Guitar Rig 5 Metal Presets Series – 5150 Tone

This is the first preset of the Guitar Rig 5 Metal Presets Series and I am going share with you my 1st custom guitar rig metal preset, using the Van 51 amp or simply the 5150 amp.

This preset can be used in a mix, as you can see in the video, but to tell you the truth it needed lots of post-process to make it work.

The Preset:

Download here

Important: Just because I will share the exact settings of each plugin does not mean that you will need to follow blindly the settings on each mix of yours. Plus, if you’re going to use the exact settings for a different project with your own guitar chances are that your sound will differ (guitar wood and new strings do alter the sound). You can download and import your preset if you like and my recommendation is to use it as a starting point and go from there. Feel free to share your presets or ask for presets here. Have fun!

Guitar rig 5 metal presets – The Video:

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Guitar Rig 5 Preset Location – Folder

Just copy-paste the preset(s) inside:

C:\Program Files\Common Files\Native Instruments\Guitar Rig 5\Sounds

Then Click Scan for New Presets in the Options Tab as shown in the image below:

guitar rig 5 scan preset folder


You can easily jam with the preset and the cab that I shared above.

You don’t need to dig that deep (that even Adele can’t roll) to the sound if you just want to jam and have some fun.

If you want to make the guitar to work in the mix then keep on reading!

I needed some extreme processing to make the preset sit in the mix but I finally made it.

You may see some plugins that you may not own but that’s really not a problem, since you can use stock EQs and compressors to get the job done.

The reason I am using them is because I am used to their workflow, feel free to use the plugins that you are familiar with.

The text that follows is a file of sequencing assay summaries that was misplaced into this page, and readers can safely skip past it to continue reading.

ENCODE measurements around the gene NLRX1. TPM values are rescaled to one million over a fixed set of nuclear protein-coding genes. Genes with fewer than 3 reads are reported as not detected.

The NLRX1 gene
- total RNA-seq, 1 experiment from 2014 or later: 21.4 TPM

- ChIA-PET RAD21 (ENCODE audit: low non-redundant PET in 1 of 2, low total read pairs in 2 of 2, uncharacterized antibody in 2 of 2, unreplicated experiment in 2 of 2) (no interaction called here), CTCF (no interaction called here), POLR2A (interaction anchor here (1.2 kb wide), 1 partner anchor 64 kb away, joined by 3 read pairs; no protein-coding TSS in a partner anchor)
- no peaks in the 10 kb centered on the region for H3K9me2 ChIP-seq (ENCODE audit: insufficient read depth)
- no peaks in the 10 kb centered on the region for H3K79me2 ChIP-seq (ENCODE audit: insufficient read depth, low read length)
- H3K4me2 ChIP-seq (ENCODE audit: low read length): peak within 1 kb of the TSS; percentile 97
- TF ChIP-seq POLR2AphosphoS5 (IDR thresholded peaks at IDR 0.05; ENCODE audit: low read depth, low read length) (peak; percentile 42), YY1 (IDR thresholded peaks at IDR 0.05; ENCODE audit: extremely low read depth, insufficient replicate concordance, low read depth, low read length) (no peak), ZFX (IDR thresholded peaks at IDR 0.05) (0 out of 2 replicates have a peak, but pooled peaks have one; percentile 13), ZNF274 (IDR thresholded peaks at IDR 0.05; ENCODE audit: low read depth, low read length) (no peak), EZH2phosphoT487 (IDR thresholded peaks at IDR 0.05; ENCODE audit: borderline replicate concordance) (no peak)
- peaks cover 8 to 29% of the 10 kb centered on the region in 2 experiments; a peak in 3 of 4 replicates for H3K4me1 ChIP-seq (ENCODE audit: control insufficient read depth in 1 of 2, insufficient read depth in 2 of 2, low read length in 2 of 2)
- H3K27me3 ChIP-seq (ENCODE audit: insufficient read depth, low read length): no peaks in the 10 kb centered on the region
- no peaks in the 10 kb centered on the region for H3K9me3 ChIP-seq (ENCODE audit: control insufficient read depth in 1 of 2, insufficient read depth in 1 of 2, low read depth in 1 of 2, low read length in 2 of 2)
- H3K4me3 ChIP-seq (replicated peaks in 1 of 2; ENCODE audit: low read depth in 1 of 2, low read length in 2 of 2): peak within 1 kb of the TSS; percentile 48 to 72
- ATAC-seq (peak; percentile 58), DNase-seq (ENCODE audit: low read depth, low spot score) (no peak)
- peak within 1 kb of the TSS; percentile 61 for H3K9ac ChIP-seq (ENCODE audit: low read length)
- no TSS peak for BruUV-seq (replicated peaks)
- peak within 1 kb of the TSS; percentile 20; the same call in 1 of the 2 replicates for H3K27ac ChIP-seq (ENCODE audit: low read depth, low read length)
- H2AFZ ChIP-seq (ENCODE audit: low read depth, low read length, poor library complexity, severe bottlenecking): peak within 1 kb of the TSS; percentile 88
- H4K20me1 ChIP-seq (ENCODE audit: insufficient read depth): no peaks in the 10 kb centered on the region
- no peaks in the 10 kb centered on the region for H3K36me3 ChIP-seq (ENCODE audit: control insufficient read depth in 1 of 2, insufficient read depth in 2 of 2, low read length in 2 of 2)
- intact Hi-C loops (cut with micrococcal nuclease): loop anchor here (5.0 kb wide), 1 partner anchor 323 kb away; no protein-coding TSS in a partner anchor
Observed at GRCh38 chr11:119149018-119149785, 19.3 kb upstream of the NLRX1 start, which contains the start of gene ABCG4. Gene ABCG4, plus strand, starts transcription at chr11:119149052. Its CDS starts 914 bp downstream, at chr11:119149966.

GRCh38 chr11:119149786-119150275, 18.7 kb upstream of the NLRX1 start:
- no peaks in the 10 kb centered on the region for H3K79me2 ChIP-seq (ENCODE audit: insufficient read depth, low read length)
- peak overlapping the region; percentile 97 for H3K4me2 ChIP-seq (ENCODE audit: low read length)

The Plugin Chain

Guitar Rig 5 Metal Presets 1

Here I compressed some of the low mids, to make the palm mutes tighter and more consistent in volume.

I used my stock multi-band compressor plugin, you can use yours it does not matter which plugin, as long as you can compress a specific frequency band.

Guitar Rig 5 Metal Presets 2

I removed the low and high end to leave room for the bass and the hats. I also removed some annoying resonances.

Guitar Rig 5 Metal Presets 3

I boosted some high mids at 3k (4db in this case) and a 2db at 200khz to give some body.

Guitar Rig 5 Metal Presets 4

Then I removed some mud with a narrow Q and removed some high end.

Guitar Rig 5 Metal Presets 5

Finally a compressor to kick in only during palm mutes (maximum 1db of Gain Reduction)

Guitar Rig 5 Metal Presets 6

And some final limiting to kill some transients that’d got nothing musical to offer, just stealing headroom. Maximum 1db of GR.

Final Thoughts

As you can see the chain here is pretty overwhelming. The fact that we’re using all these plugins though does not mean that it’s too much.

In most of our plugins in this chain, we’re using minimum process with 1db differences. These subtle changes can help the guitar cut through the mix better.

We did use lots of EQ unfortunately cause that’s the problem with the digital guitar amps. We need to cut lots of annoying resonances to make them mixable (if there’s a word like this).

As mentioned in the beginning, this is not a “holy” chain that should be followed blindly. Always trust your ears.

Right now I am in the middle of researching amp software that can give us a commercial sound with less post-process, wish me luck, I’ll keep you updated!

Did you like the preset? Check out my other presets too!

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